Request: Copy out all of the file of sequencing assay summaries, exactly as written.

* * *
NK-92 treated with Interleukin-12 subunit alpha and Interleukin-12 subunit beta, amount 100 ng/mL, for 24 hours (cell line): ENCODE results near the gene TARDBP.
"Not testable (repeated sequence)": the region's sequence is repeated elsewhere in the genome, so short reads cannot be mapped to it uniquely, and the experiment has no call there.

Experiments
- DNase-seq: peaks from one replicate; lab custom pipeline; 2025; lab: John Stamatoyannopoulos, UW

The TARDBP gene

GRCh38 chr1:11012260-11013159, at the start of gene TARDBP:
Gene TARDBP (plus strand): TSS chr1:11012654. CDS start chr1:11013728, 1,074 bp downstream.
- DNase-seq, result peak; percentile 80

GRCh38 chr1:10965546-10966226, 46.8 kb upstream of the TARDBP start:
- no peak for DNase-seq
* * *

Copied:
NK-92 treated with Interleukin-12 subunit alpha and Interleukin-12 subunit beta, amount 100 ng/mL, for 24 hours (cell line): ENCODE results near the gene TARDBP.
"Not testable (repeated sequence)": the region's sequence is repeated elsewhere in the genome, so short reads cannot be mapped to it uniquely, and the experiment has no call there.

Experiments
- DNase-seq: peaks from one replicate; lab custom pipeline; 2025; lab: John Stamatoyannopoulos, UW

The TARDBP gene

GRCh38 chr1:11012260-11013159, at the start of gene TARDBP:
Gene TARDBP (plus strand): TSS chr1:11012654. CDS start chr1:11013728, 1,074 bp downstream.
- DNase-seq, result peak; percentile 80

GRCh38 chr1:10965546-10966226, 46.8 kb upstream of the TARDBP start:
- no peak for DNase-seq